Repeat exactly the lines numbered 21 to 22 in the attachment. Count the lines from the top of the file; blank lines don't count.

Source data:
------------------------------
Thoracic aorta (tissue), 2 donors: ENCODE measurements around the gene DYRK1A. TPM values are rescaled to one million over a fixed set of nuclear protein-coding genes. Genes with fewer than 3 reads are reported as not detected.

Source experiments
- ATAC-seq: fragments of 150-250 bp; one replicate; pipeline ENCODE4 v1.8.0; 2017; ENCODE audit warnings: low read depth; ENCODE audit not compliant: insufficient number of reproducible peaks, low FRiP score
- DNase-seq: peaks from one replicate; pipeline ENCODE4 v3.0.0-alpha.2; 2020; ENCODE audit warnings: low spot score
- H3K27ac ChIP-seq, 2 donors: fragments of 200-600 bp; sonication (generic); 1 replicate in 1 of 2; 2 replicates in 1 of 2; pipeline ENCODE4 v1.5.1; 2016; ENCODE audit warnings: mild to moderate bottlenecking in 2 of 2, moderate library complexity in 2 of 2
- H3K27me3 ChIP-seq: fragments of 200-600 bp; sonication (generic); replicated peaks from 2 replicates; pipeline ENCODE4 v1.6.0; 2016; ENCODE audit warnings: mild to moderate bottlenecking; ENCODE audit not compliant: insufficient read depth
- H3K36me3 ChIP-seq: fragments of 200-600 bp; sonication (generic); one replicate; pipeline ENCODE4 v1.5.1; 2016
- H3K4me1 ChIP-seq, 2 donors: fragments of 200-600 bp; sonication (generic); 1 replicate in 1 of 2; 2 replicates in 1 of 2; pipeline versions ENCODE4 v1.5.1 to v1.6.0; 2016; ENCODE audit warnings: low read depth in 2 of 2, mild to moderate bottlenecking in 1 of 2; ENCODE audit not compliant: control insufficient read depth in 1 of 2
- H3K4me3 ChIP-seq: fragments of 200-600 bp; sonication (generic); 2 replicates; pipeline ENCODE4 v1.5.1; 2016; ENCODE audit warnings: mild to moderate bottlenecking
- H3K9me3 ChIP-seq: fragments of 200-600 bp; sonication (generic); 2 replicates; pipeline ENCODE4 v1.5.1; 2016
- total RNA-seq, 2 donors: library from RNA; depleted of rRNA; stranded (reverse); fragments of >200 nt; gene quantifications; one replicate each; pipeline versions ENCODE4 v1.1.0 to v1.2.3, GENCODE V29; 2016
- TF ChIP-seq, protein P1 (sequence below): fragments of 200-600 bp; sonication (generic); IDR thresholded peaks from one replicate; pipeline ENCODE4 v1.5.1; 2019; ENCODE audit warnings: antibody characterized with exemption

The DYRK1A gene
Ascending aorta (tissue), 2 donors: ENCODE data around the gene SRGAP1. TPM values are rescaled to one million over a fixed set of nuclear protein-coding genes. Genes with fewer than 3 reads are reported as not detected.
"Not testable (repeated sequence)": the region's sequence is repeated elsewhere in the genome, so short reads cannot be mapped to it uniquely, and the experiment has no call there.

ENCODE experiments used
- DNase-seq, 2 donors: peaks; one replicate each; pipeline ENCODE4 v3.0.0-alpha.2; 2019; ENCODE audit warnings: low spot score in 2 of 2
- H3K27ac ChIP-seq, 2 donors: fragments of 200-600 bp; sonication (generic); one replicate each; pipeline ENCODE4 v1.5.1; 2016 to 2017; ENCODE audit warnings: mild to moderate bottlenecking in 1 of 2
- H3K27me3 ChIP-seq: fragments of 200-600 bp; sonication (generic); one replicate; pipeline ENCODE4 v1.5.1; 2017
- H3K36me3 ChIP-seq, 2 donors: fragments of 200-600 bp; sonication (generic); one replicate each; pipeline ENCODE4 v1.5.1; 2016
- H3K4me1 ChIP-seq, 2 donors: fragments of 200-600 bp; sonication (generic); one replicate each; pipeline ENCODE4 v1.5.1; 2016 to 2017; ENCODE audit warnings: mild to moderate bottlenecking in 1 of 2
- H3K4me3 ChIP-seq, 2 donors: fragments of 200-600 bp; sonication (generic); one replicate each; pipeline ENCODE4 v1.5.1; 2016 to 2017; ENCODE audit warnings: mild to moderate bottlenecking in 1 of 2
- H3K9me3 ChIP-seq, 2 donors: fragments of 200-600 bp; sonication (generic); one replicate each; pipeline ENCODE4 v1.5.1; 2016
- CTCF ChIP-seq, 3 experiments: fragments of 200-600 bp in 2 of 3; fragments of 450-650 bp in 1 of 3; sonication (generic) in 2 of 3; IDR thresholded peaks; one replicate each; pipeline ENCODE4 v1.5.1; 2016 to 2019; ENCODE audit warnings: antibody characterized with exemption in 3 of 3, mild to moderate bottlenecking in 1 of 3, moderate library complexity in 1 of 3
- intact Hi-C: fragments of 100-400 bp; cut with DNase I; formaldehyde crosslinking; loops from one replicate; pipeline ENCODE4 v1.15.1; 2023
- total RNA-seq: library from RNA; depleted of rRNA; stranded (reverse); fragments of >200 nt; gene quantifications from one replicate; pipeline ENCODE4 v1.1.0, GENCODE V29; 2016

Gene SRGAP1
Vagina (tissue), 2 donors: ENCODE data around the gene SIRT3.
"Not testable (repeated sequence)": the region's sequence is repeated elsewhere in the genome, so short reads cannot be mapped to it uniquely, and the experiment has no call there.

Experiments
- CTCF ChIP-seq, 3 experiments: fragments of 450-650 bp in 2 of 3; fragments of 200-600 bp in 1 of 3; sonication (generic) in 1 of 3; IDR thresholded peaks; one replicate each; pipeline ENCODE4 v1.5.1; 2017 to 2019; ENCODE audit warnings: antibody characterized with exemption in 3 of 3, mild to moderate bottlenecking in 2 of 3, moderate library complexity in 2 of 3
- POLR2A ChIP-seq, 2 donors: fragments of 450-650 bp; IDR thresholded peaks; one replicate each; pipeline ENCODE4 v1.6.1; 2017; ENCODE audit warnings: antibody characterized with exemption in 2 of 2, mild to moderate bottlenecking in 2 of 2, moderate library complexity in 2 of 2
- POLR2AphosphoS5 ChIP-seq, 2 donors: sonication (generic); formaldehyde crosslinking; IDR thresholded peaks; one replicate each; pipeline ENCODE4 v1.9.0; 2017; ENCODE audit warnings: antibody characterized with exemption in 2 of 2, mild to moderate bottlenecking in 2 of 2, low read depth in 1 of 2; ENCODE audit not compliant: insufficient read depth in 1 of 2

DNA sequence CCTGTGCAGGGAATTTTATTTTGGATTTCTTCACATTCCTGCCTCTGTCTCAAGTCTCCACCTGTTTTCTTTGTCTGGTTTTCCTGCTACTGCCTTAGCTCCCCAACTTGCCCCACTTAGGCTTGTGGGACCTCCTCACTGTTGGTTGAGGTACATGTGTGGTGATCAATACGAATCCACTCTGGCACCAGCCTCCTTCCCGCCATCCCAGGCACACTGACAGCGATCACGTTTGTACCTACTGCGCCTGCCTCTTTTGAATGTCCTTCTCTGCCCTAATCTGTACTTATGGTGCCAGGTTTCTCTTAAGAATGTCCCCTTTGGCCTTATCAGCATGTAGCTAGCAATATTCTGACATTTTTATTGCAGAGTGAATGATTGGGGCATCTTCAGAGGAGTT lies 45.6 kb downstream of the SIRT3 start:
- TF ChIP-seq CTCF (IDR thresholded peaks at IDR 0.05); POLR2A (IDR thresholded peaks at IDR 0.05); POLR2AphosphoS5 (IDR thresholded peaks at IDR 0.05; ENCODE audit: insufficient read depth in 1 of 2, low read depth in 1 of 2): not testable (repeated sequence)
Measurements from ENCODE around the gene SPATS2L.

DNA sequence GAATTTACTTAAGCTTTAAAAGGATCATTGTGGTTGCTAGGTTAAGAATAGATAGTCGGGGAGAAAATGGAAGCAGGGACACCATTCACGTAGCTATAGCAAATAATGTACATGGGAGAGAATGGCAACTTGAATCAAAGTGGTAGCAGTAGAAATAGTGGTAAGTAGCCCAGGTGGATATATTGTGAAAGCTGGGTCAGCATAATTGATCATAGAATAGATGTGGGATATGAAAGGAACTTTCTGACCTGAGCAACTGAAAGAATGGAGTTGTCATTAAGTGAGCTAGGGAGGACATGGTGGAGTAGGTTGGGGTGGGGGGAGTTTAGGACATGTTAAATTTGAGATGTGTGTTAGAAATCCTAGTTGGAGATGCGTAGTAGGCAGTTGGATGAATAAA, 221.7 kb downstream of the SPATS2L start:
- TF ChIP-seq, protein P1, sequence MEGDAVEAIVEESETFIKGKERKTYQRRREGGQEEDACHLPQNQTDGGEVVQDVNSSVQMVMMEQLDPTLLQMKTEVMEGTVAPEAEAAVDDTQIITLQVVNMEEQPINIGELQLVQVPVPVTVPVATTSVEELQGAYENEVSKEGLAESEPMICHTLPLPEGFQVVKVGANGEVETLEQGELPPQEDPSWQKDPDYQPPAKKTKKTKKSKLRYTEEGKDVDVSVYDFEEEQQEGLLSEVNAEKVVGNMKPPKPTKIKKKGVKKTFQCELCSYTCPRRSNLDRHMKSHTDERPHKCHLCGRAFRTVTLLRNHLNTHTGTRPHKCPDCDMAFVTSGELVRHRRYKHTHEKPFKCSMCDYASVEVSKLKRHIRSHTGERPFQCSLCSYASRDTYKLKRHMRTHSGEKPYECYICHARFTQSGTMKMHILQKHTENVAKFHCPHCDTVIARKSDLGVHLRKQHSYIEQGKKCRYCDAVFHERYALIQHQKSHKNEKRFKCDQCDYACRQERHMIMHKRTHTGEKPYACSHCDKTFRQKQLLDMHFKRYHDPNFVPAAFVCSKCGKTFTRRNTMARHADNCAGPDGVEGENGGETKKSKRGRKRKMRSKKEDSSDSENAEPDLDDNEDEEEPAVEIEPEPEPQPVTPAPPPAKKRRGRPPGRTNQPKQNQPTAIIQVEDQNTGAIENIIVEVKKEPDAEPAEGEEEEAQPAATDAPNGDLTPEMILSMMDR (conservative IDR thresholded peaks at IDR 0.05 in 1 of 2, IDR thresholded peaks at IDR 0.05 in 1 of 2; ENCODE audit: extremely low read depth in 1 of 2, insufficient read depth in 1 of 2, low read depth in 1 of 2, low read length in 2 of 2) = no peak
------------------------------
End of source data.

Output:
- H3K4me1 ChIP-seq, 2 donors: fragments of 200-600 bp; sonication (generic); one replicate each; pipeline ENCODE4 v1.5.1; 2016 to 2017; ENCODE audit warnings: mild to moderate bottlenecking in 1 of 2
- H3K4me3 ChIP-seq, 2 donors: fragments of 200-600 bp; sonication (generic); one replicate each; pipeline ENCODE4 v1.5.1; 2016 to 2017; ENCODE audit warnings: mild to moderate bottlenecking in 1 of 2